Jamie DePolo: Nice.
Dr. Beth DuPree: And so when you take those 31 ways to decrease your risk of breast cancer with lifestyle, and you use that as an educational tool, you’re giving patients the opportunity to be empowered, to change their life. And although that is not Reiki, it’s not massage, it’s not guided imagery, it is empowering someone to promote wellness. And wellness is all part of integrative care, because if we look at the future of healthcare, the more diseases that we can prevent, the healthier we’ll become as a society, the less money we spend in GDP, and as a country, we’re going to be a whole lot better.
Jamie DePolo: Well, and it seems fair to say, too, with the Think Pink, Live Green, as you said, it’s a healthy lifestyle. So it’s not just breast cancer that’s…
Dr. Beth DuPree: Absolutely.
Jamie DePolo: …that’s being reduced.
Dr. Beth DuPree: It impacts cardiac risk, it impacts diabetes, hypertension. And if we only treat the cancer that a patient walks into our office with, then we are so narrowly focused on that one thing, and you’re not taking care of the big picture, you’re not looking at the psychosocial aspects. I mean, we learn our patients’ stories, and that’s something that’s system-wide at Holy Redeemer. We want to know the story of the patient that came in the office. You want to know what life stresses they have, you want to know what wonderful things that they are proud of in their life, their grandchildren, or what they’ve done for their career, or what their children have done.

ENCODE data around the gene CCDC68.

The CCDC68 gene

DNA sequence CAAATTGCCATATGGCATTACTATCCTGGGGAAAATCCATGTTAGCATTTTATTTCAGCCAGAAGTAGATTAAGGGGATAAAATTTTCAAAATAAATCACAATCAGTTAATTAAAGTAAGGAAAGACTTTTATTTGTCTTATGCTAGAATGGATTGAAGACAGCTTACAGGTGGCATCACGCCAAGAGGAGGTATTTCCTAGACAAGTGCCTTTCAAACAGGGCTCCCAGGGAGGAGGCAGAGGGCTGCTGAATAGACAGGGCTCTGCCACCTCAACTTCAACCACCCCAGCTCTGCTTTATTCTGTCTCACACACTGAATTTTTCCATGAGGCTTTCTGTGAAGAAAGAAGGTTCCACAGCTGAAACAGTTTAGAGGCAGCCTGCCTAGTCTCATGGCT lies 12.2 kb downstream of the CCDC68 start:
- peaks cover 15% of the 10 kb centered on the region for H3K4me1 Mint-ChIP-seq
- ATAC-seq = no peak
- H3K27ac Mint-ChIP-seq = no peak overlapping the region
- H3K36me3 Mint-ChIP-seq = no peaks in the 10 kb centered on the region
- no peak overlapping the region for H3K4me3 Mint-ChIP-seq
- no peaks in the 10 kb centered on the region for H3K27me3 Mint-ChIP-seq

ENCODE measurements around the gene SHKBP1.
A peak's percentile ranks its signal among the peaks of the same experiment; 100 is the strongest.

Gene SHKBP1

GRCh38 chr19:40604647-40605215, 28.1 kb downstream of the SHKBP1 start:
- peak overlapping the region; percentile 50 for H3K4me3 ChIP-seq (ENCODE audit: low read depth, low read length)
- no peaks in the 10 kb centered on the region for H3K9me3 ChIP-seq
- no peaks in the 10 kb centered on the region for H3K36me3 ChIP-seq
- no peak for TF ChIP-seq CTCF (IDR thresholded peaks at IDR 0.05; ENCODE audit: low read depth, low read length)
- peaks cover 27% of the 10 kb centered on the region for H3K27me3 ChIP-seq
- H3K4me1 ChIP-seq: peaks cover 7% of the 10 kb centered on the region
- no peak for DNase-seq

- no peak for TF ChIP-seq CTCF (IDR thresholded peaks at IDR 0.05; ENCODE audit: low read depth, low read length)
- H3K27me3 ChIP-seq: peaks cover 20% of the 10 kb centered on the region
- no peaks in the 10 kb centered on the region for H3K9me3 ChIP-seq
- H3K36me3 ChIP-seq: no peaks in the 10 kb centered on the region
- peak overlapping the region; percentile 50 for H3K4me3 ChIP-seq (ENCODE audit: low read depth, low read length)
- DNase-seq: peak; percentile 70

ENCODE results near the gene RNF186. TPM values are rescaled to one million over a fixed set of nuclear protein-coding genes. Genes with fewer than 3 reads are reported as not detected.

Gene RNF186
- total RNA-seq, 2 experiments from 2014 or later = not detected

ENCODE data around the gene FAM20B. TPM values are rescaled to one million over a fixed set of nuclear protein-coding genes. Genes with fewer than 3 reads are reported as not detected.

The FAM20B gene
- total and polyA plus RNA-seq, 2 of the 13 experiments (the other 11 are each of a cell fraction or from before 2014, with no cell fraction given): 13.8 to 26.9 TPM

And so when you identify that in a patient and you can make their story part of their healing, it gives everybody a chance. Number one, you connect with that individual on a very different level. And you know that you’re not just going into surgery to excise a cancer, you’re going into surgery to take care of a grandmother who, her responsibility is to her grandchild with special needs so that her children can be out making a living.